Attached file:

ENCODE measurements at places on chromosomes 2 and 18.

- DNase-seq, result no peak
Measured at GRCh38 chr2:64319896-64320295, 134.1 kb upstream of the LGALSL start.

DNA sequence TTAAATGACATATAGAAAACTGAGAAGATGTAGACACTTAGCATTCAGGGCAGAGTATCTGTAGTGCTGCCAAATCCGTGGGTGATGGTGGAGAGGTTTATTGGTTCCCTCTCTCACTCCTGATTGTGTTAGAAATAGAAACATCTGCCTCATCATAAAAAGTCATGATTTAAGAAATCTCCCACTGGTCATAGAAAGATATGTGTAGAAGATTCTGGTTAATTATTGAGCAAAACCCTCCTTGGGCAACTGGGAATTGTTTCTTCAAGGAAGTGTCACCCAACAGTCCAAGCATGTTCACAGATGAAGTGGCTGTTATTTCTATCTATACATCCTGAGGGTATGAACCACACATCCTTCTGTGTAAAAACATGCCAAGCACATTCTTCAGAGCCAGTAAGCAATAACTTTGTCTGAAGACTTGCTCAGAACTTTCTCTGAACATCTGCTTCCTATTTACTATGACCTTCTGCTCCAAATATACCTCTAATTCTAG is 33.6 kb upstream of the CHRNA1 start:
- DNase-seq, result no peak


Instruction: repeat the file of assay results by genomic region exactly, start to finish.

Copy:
ENCODE measurements at places on chromosomes 2 and 18.

- DNase-seq, result no peak
Measured at GRCh38 chr2:64319896-64320295, 134.1 kb upstream of the LGALSL start.

DNA sequence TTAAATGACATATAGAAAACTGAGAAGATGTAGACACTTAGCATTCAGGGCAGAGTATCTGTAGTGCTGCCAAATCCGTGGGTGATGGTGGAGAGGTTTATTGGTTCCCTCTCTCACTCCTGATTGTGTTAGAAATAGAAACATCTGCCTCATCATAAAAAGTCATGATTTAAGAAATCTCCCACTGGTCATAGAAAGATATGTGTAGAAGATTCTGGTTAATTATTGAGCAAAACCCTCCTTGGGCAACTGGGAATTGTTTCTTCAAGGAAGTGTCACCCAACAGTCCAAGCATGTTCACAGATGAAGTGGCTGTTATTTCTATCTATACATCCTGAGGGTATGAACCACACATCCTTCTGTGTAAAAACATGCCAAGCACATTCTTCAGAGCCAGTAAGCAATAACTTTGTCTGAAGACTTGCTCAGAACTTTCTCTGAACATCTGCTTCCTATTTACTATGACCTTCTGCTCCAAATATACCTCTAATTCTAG is 33.6 kb upstream of the CHRNA1 start:
- DNase-seq, result no peak